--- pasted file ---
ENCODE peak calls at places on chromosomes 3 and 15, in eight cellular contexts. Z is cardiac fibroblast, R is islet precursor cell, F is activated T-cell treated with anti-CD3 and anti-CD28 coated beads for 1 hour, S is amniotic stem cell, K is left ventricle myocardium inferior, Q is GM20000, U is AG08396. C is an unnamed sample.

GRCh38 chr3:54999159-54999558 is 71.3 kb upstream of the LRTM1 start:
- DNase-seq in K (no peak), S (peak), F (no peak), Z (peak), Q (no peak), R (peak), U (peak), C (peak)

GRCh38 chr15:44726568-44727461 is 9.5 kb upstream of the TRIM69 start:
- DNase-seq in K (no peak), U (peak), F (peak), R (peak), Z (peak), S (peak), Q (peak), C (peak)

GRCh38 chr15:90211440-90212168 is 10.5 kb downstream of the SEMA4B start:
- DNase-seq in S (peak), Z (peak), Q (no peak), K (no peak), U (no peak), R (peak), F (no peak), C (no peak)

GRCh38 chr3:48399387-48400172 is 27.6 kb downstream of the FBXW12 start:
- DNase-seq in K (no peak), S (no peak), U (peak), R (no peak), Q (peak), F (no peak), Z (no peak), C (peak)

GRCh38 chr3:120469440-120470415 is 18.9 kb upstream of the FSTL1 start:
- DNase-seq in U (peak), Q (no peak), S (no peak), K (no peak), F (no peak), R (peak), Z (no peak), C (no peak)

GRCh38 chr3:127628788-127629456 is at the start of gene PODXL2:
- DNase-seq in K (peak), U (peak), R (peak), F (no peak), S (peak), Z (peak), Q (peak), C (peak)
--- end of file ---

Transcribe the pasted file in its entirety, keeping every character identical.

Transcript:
ENCODE peak calls at places on chromosomes 3 and 15, in eight cellular contexts. Z is cardiac fibroblast, R is islet precursor cell, F is activated T-cell treated with anti-CD3 and anti-CD28 coated beads for 1 hour, S is amniotic stem cell, K is left ventricle myocardium inferior, Q is GM20000, U is AG08396. C is an unnamed sample.

GRCh38 chr3:54999159-54999558 is 71.3 kb upstream of the LRTM1 start:
- DNase-seq in K (no peak), S (peak), F (no peak), Z (peak), Q (no peak), R (peak), U (peak), C (peak)

GRCh38 chr15:44726568-44727461 is 9.5 kb upstream of the TRIM69 start:
- DNase-seq in K (no peak), U (peak), F (peak), R (peak), Z (peak), S (peak), Q (peak), C (peak)

GRCh38 chr15:90211440-90212168 is 10.5 kb downstream of the SEMA4B start:
- DNase-seq in S (peak), Z (peak), Q (no peak), K (no peak), U (no peak), R (peak), F (no peak), C (no peak)

GRCh38 chr3:48399387-48400172 is 27.6 kb downstream of the FBXW12 start:
- DNase-seq in K (no peak), S (no peak), U (peak), R (no peak), Q (peak), F (no peak), Z (no peak), C (peak)

GRCh38 chr3:120469440-120470415 is 18.9 kb upstream of the FSTL1 start:
- DNase-seq in U (peak), Q (no peak), S (no peak), K (no peak), F (no peak), R (peak), Z (no peak), C (no peak)

GRCh38 chr3:127628788-127629456 is at the start of gene PODXL2:
- DNase-seq in K (peak), U (peak), R (peak), F (no peak), S (peak), Z (peak), Q (peak), C (peak)